Electronic Design

A Signaling Gateway Can Stand Alone

Bridging PSTN and new IP networks with ATCA and MicroTCA offers a number of benefits for IP-based telephony.

The signaling gateway bridges next-generation IP and traditional packet-switched telephony networks (PSTNs) that handle, for example, the signals for establishing, controlling, and billing calls. Gateway design calls for the blending of IP-based protocols, conventional switched-circuit protocols, operating systems, management, and high-reliability hardware system design. MicroTCA, AdvancedMC hardware, and offthe- shelf software can provide building blocks to develop standalone signaling gateway designs that can scale with the growing demand for IP-based telephony.

Telephony needs two types of gateways: the media gateway for handling voice, video, and data, and the signaling gateway to handle call control. Some European telephony systems use the same physical link for both functions. Therefore, the media and signal gateways can be the same device. However, others—including the networks in North America—have signals and media travel on different physical links. Consequently, developers can separate the media and signaling gateways into independent units.

One way to address both types of installations is to create a standalone signaling gateway in module form that can serve as a component or building block in either system type. The module form allows it to plug into an available AMC site to create a combined gateway design as one system element. Or, it can serve as the basis of a pure signaling gateway that scales to handle growing call volume simply by adding more gateway modules.

The gateway module hardware design has to provide PSTN ports, typically handling E1/T1/J1 PSTN signals at a 64-kbit/s data rate for each SS7 link, with grouping for high-speed links (both clear and ATM-based). Gateways also have processors that can run both PSTN and IP networking stacks and at least two IP ports, such as Gigabit Ethernet connections, so they have redundant links to the IP network. While this seems simple, the design of a standalone gateway module can become a major challenge.

To meet telecom needs, the gateway must be designed to be available at least 99.999% (five nines) of the time. This requires an ability to cope with software and hardware failures while maintaining uninterrupted service. The ability to upgrade and/or replace hardware and software is another critical part of supporting five nines, requiring software redundancy with load-sharing and fail-over capability. In addition, the hardware supporting that software, including the module, rack, power modules, fans, and interconnect, must detect and respond to system failures (utilizing redundant hardware), provide the means to hot-swap equipment, and support a mechanism for software/firmware upgrade.

System management support is also needed because the gateway typically operates in the network as a “black box,” functioning without operator intervention. Thus, it needs to provide self-management of its hardware and protocol stack operations, including failure detection and response. Furthermore, the design needs support for setup and control of the gateway’s operation when it’s first installed in the network.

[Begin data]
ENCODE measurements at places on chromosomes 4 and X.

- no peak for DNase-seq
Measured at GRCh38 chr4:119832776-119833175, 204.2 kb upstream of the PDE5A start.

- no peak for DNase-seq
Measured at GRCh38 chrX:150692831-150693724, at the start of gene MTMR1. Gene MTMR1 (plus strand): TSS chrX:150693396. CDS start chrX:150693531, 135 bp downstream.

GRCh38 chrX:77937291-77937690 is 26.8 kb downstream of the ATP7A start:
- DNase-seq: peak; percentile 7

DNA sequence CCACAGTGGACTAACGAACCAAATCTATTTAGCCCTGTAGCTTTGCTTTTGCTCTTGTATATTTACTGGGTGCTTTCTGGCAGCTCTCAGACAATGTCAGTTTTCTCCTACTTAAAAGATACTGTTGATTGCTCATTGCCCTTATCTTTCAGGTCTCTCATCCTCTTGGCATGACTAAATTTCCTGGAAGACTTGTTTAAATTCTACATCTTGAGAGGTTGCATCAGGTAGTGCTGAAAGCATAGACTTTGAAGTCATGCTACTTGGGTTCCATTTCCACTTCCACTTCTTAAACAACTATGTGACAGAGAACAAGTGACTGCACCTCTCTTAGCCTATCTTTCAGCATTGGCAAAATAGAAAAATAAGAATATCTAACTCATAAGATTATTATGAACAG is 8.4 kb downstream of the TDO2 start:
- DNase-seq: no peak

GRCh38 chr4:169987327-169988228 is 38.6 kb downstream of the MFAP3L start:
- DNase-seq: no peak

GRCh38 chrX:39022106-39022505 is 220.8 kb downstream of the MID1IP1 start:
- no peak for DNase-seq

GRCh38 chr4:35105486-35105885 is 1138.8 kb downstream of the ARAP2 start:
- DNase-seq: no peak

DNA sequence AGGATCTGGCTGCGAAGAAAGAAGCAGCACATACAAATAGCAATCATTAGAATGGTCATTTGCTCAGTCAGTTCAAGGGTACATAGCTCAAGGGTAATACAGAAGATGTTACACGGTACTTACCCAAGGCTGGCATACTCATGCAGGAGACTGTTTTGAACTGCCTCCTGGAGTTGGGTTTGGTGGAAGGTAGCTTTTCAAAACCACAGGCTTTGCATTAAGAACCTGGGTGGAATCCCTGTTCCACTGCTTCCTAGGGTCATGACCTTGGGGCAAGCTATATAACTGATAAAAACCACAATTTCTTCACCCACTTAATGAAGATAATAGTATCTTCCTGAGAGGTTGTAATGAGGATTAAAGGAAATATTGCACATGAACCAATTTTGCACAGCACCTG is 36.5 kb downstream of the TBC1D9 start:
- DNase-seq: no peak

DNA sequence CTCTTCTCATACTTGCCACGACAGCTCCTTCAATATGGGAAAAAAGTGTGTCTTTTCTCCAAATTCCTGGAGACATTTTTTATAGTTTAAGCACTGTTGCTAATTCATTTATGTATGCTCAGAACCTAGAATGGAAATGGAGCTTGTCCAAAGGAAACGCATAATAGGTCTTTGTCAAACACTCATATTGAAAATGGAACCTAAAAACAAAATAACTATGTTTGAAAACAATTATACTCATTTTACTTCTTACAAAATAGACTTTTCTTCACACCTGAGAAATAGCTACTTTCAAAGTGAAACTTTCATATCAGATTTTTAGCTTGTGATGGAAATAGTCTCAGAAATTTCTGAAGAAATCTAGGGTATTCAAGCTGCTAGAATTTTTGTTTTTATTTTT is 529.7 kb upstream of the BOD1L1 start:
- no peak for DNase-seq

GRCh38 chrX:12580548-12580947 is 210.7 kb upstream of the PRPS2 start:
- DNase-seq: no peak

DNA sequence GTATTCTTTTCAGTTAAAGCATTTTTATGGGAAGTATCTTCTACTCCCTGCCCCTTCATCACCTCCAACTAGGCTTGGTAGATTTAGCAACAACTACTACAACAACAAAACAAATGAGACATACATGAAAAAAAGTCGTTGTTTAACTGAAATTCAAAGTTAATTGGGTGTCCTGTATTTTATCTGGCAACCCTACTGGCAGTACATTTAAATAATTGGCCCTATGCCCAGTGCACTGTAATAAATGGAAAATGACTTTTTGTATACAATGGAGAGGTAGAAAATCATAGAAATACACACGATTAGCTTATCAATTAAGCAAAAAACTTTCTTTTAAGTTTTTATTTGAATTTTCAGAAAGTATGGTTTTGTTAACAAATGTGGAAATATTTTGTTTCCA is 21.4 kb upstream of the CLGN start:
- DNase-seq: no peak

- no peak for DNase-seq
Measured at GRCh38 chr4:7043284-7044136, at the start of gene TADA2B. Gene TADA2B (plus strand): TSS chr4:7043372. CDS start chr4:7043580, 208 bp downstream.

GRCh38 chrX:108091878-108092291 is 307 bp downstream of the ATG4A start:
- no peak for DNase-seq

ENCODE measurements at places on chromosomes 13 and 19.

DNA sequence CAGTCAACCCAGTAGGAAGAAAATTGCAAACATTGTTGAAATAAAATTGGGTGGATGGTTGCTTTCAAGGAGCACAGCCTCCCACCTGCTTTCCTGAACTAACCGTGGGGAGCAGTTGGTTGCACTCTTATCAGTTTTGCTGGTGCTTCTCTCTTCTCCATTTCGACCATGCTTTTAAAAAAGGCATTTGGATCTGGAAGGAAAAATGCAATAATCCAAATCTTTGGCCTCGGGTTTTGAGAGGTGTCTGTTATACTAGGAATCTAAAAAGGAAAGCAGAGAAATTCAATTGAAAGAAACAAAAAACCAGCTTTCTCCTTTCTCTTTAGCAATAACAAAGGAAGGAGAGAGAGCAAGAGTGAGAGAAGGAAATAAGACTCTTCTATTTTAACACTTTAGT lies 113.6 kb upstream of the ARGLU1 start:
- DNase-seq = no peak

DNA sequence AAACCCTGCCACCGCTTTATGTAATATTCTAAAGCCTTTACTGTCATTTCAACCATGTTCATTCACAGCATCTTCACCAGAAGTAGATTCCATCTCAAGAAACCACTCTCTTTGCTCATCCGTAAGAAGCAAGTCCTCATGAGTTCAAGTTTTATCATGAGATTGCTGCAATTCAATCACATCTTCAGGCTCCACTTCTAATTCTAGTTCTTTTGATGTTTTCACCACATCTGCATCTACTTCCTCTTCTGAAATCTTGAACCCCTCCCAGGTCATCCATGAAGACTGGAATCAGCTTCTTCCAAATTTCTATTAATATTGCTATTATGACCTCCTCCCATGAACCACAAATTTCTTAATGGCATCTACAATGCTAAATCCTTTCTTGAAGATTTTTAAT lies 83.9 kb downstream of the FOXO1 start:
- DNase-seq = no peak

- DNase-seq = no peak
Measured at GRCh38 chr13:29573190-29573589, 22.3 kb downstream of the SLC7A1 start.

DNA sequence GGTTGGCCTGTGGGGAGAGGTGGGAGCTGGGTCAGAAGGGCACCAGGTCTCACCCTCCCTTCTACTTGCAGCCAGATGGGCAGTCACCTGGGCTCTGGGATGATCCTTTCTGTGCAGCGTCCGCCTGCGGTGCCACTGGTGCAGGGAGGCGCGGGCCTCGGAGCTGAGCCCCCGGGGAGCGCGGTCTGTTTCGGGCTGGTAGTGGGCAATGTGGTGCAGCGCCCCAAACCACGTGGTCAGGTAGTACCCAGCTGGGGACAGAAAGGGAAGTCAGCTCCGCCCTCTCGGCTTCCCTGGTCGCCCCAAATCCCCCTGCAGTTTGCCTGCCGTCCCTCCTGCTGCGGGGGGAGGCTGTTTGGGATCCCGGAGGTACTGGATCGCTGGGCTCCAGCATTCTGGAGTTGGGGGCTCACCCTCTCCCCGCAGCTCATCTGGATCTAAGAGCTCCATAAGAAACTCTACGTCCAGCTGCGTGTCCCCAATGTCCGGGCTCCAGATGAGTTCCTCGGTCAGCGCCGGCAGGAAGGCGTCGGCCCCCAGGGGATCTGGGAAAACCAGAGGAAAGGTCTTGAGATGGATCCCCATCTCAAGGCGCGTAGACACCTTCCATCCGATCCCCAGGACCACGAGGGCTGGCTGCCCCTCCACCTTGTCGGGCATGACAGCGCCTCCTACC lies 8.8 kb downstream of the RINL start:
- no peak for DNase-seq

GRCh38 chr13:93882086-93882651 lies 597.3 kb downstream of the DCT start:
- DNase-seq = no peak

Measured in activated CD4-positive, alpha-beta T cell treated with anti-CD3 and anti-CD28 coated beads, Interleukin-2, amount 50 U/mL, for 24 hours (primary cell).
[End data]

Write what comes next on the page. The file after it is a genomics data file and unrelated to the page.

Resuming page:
XTCA MEETS GATEWAY NEEDS
One way to reduce the magnitude of this challenge is to use a base framework that handles these required functions for the modules/blades, freeing the designer to focus on the gateway functions. The Advanced Telecommunications Computing Architecture (ATCA) and MicroTCA (combined, they’re considered xTCA) are open specifications that can address these system needs. Numerous vendors have created system building blocks based on these specifications.

A signaling gateway design based on ATCA or MicroTCA specifications, then, starts out with a significant amount of the work already completed and available as off-the-shelf hardware and software from a variety of suppliers. The specifications’ controlling organization, PICMG (PCI Industrial Computer Manufacturers Group), runs an interoperability program to promote interoperability, freeing designers to mix and match components as desired.

Both ATCA and MicroTCA use a modular design approach that builds system management and hot-swap capability into its components. As part of this, the Advanced Mezzanine Card (AMC) was initially developed as an extension to the flexibility of ATCA (by providing a hot-swappable mezzanine card for such purposes as I/O) and has since expanded its role to become the basic foundation of MicroTCA.

In ATCA, the AMC, as its name implies, is a mezzanine card that resides on a larger system card or blade, which then plugs into the system backplane. In MicroTCA, the same AMC card plugs directly into a backplane. With this approach, a common AMC design can serve without modification in systems providing a large level of scalability.

The ATCA and MicroTCA architectures offer built-in support for the design of high-availability systems. Each AMC module incorporates a module management controller (MMC) that provides a mechanism for remote control of the module’s power, operation, and backplane connection.

For MicroTCA, a MicroTCA carrier hub (MCH) within the chassis provides system management and interacts with each module’s MMC (Fig. 1). (In ATCA systems, these functions reside in combinations with the shelf management controller and the IPMC on the ATCA card capable of supporting AMCs). The interaction between MCH and MMC allows the MCH to turn AMCs on or off, interrogate them, and disable their backplane access. This gives the MCH an ability to deliver services such as electronic keying, fault detection, and fault isolation at the module level.

Options within the MicroTCA architecture support the use of redundant power supplies, cooling fans, and MCH control modules. As a result, a system can readily be designed with full hardware redundancy running high-availability system software, much of it available off-the-shelf.

Emerson’s Centellis 1000 MicroTCA chassis, for example, provides a single MCH module, with redundant power supplies. It can hold as many as 10 additional full-size AMCs, allowing it to support a variety of applications. The Centellis 500 MicroTCA chassis is a low-cost-of-entry solution using one standard MicroTCA MCH and power module to support four mid-size AMCs. The two solutions offer designers flexibility in gateway size and architecture for their particular application.